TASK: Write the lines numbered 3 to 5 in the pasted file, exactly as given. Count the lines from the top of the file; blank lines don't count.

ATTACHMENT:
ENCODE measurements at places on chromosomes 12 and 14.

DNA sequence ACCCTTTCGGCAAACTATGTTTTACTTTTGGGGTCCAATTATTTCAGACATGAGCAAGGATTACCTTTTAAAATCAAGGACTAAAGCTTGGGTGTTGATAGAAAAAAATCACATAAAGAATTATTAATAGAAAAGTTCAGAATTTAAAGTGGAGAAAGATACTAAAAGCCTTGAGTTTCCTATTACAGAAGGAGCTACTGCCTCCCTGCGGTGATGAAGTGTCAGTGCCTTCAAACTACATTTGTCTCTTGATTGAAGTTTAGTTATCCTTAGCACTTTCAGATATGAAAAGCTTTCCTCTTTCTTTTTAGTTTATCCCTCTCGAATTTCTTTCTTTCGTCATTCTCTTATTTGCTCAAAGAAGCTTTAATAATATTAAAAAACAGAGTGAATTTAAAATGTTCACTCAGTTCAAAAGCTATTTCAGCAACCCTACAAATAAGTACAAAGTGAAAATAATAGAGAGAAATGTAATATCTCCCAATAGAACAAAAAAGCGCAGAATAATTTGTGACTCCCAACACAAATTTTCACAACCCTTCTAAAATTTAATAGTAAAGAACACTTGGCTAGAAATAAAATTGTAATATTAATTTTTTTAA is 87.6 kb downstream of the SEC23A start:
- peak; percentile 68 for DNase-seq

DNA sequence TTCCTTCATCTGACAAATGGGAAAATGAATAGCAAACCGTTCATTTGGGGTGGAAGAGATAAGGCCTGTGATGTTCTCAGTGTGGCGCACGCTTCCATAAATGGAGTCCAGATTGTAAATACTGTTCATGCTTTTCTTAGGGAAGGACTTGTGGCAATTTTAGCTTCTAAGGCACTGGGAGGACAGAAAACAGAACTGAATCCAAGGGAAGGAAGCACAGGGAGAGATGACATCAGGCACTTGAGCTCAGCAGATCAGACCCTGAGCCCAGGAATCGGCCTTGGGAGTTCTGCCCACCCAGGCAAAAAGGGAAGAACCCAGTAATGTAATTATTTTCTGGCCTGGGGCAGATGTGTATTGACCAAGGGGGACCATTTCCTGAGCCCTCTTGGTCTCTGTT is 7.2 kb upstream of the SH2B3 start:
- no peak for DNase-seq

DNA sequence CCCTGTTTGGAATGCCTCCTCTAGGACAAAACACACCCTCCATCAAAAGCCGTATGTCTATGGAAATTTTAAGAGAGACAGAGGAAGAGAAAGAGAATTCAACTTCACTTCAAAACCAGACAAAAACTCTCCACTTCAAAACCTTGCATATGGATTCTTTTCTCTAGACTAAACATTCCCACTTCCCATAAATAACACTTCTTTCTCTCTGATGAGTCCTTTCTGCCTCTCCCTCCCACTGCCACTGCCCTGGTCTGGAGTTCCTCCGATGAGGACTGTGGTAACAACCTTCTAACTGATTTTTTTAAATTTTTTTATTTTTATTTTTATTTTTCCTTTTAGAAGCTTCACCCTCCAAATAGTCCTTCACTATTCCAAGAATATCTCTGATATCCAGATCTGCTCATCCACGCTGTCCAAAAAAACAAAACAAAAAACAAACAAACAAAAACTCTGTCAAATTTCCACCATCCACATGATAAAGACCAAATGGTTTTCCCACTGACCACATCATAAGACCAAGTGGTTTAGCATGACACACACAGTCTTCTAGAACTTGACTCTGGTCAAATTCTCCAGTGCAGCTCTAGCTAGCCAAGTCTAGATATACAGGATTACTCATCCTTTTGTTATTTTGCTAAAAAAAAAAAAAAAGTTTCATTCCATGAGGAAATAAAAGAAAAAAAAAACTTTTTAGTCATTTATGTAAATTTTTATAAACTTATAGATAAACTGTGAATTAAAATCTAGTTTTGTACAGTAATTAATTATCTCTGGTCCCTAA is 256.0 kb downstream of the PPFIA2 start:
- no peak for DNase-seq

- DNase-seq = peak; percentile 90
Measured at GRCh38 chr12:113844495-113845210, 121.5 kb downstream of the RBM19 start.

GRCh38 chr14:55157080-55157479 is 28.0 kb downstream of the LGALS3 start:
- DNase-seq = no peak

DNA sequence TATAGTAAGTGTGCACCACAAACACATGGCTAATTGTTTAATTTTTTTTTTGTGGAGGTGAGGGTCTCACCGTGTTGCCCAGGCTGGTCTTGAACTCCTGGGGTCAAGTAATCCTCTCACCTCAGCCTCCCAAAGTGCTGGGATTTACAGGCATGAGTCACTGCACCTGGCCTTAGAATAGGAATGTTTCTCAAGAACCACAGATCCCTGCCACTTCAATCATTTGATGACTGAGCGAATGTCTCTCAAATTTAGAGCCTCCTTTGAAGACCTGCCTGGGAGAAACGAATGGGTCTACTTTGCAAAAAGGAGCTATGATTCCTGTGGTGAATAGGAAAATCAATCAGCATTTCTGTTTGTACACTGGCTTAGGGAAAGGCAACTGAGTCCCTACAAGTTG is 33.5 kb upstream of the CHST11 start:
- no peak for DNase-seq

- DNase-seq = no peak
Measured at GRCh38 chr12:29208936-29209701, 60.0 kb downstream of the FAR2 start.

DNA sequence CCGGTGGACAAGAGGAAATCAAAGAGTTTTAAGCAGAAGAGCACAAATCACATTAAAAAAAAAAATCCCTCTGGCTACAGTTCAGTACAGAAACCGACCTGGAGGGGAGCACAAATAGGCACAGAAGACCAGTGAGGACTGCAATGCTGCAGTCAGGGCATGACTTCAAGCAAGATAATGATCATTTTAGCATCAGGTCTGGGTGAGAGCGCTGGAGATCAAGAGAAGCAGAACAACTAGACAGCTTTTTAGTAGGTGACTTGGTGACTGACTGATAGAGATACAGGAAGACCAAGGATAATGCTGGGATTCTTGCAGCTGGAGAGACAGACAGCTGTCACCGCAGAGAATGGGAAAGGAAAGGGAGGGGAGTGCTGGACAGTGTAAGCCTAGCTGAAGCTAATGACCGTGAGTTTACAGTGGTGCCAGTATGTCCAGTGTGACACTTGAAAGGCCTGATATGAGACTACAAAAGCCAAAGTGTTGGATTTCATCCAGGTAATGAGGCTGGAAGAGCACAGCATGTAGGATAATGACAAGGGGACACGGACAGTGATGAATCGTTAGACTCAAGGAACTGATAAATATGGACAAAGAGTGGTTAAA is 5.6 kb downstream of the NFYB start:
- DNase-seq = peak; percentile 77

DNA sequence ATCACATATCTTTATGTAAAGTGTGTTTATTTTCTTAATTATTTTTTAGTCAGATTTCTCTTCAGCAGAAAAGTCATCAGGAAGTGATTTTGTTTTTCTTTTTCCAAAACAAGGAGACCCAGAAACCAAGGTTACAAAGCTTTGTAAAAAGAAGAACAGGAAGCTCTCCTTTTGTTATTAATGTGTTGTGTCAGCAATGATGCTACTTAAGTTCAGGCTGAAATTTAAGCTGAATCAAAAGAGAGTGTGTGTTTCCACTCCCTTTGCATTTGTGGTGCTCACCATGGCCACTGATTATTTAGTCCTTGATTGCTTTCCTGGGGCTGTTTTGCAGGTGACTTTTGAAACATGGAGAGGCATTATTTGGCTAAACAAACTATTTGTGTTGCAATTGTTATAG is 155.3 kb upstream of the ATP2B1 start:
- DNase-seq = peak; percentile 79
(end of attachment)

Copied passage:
- peak; percentile 68 for DNase-seq

DNA sequence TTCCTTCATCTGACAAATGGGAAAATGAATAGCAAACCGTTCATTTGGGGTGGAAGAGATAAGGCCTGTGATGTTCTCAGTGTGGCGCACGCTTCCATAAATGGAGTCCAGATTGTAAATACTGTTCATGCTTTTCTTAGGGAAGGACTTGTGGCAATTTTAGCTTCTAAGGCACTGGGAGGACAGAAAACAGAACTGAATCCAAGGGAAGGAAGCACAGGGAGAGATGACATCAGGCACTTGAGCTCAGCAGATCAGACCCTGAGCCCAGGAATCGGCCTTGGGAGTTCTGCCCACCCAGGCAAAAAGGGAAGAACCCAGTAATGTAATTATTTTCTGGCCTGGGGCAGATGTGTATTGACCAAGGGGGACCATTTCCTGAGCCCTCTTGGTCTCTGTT is 7.2 kb upstream of the SH2B3 start:
- no peak for DNase-seq